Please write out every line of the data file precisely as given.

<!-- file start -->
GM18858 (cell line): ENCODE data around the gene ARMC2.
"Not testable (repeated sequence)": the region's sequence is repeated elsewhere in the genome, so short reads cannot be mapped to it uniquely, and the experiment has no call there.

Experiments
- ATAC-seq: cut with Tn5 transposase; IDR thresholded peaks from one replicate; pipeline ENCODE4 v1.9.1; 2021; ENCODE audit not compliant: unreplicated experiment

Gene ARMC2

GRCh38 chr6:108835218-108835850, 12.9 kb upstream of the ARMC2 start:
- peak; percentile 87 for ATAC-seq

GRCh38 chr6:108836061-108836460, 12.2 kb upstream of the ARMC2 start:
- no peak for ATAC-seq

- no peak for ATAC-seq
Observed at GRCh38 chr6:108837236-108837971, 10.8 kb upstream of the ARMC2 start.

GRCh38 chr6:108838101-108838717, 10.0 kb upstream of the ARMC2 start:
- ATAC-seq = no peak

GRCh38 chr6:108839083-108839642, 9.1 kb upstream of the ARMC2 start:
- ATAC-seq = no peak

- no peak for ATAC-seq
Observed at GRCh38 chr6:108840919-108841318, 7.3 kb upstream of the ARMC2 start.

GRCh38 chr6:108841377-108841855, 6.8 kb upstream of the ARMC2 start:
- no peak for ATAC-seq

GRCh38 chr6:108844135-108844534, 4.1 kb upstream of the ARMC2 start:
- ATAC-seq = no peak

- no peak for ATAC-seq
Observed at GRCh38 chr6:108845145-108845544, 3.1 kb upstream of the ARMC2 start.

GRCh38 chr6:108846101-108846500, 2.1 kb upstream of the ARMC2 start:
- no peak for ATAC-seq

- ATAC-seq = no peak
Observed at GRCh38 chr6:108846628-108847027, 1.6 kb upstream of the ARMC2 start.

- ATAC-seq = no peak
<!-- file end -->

GM18858 (cell line): ENCODE data around the gene ARMC2.
"Not testable (repeated sequence)": the region's sequence is repeated elsewhere in the genome, so short reads cannot be mapped to it uniquely, and the experiment has no call there.

Experiments
- ATAC-seq: cut with Tn5 transposase; IDR thresholded peaks from one replicate; pipeline ENCODE4 v1.9.1; 2021; ENCODE audit not compliant: unreplicated experiment

Gene ARMC2

GRCh38 chr6:108835218-108835850, 12.9 kb upstream of the ARMC2 start:
- peak; percentile 87 for ATAC-seq

GRCh38 chr6:108836061-108836460, 12.2 kb upstream of the ARMC2 start:
- no peak for ATAC-seq

- no peak for ATAC-seq
Observed at GRCh38 chr6:108837236-108837971, 10.8 kb upstream of the ARMC2 start.

GRCh38 chr6:108838101-108838717, 10.0 kb upstream of the ARMC2 start:
- ATAC-seq = no peak

GRCh38 chr6:108839083-108839642, 9.1 kb upstream of the ARMC2 start:
- ATAC-seq = no peak

- no peak for ATAC-seq
Observed at GRCh38 chr6:108840919-108841318, 7.3 kb upstream of the ARMC2 start.

GRCh38 chr6:108841377-108841855, 6.8 kb upstream of the ARMC2 start:
- no peak for ATAC-seq

GRCh38 chr6:108844135-108844534, 4.1 kb upstream of the ARMC2 start:
- ATAC-seq = no peak

- no peak for ATAC-seq
Observed at GRCh38 chr6:108845145-108845544, 3.1 kb upstream of the ARMC2 start.

GRCh38 chr6:108846101-108846500, 2.1 kb upstream of the ARMC2 start:
- no peak for ATAC-seq

- ATAC-seq = no peak
Observed at GRCh38 chr6:108846628-108847027, 1.6 kb upstream of the ARMC2 start.

- ATAC-seq = no peak